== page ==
Irish farmer Dan Reilly (John Lynch) has fallen on hard times and agreed to let an obscure biotech concern conduct fertility experiments on his cows.
The idea is to speed up the maturation process while simultaneously increasing the animals’ fertility. The research is conducted by a non-too-friendly scientist named John (Marcel Iures), assisted by local vet Orla (Essie Davis).
Dan, the farmer, doesn’t quite understand the science behind the program and probably wouldn’t care if he actually saw the money he was promised. But both he and the vet, Orla, have yet to see some dough.
These droppings are brought to you today by Tito and Kitsy. We hope you enjoy them.
I just flew in from Alaska and boy are my arms …I mean wings, wings. On a serious note, talk about amazing…
Every autumn the bar-tailed godwit undertakes an eight-day journey from Alaska to New Zealand. The bird flies non-stop, without once breaking the journey to rest or eat. Then when spring comes, the bar-tailed godwit makes the 11,000-kilometre journey back to Alaska.
We’re all familiar with birds that are as comfortable diving as they are flying but only one family of fish has made the reverse journey. Flying fish can remain airborne for over 40s, covering distances of up to 400m at speeds of 70km/h. Haecheon Choi, a mechanical engineer from Seoul National University, Korea, became fascinated by flying fish when reading a science book to his children. Realising that flying fish really do fly, he and his colleague, Hyungmin Park, decided to find out how these unexpected fliers stay aloft.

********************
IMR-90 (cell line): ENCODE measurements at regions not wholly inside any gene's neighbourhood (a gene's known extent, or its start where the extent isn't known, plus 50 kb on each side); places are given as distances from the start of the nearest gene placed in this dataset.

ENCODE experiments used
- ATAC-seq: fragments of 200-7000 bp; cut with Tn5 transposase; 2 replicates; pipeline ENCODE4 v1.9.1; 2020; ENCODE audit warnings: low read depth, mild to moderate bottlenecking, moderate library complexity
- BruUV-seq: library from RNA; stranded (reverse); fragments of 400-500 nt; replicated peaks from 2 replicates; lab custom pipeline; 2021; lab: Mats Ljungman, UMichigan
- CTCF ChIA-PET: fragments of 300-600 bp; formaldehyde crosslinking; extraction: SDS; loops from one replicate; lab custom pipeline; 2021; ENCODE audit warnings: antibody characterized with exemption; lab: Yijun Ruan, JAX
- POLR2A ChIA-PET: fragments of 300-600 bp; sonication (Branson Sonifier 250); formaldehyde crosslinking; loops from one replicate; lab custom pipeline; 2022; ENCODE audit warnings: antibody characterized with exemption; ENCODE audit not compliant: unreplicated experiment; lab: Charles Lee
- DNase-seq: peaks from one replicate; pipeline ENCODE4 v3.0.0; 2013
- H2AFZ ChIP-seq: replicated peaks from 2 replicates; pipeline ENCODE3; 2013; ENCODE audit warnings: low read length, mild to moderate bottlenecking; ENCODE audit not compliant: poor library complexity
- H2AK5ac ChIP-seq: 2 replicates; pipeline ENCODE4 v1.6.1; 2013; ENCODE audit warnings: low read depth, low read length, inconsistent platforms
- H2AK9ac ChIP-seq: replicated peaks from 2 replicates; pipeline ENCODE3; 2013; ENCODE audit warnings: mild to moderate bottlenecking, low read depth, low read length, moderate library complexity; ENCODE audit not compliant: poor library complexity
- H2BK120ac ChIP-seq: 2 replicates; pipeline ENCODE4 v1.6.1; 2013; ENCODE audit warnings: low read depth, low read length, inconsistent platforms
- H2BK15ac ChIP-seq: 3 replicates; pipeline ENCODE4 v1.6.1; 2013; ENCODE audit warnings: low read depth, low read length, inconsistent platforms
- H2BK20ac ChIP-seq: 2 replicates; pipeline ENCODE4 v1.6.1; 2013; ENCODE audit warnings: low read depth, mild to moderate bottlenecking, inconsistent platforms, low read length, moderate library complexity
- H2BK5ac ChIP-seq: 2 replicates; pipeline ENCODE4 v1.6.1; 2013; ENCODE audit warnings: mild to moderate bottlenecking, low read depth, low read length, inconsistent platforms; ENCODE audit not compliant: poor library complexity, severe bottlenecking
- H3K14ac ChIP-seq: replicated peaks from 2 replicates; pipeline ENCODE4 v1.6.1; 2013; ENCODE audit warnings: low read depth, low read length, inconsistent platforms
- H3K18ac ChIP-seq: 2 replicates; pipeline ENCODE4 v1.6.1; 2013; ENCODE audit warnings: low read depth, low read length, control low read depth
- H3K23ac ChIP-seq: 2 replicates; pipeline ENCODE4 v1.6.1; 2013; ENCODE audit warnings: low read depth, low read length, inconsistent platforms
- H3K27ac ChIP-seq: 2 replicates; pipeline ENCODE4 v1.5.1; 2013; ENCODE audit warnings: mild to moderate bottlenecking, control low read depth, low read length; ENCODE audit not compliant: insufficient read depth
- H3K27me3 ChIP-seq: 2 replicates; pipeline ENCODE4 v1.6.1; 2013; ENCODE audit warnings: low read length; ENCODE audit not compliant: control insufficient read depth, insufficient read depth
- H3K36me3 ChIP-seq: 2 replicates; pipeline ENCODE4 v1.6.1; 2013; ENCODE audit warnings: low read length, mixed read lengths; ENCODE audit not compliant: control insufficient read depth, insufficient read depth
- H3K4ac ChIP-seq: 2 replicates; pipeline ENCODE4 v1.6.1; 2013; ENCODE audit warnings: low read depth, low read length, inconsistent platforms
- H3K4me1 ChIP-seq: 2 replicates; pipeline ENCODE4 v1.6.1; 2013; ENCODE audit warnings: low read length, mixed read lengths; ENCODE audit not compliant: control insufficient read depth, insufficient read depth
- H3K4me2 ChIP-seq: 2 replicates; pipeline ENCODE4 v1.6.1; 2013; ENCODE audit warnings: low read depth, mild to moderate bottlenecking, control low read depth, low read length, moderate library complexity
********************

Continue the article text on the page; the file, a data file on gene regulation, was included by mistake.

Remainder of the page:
A team made up of members of the University of Oviedo (UO) and the Complutense University of Madrid (UCM) have gathered together all findings of the woolly mammoth, the woolly rhinoceros and the reindeer in the Iberian Peninsula to show that, although in small numbers, these big mammals — prehistoric indicators of cold climates — already lived in this territory some 150,000 years ago.
This section is inspired by a DVM who goes by the username of Possum. I’ve come to greatly enjoy his posts about science, which I will not copy from. I do like his style though, so that’s what I’ll borrow (a bit of it anyway). 🙂 And since I have no intention of violating copyright law, I’ve provided a paragraph from the article with a link to the rest. Do take the time to go look.
Who knew? Animals have emotions and use them.
Happy? Angry? Anxious? How can we measure animal emotions? To understand how animals experience the world and how they should be treated, people need to better understand their emotional lives. A new review of animal emotion suggests that, as in humans, emotions may tell animals about how dangerous or opportunity-laden their world is, and guide the choices that they make.
Problem: you’re a fungus that can only flourish at a certain temperature, humidity, location and distance from the ground but can’t do the legwork to find that perfect spot yourself. Solution:hijack an ant’s body to do the work for you—and then inhabit it.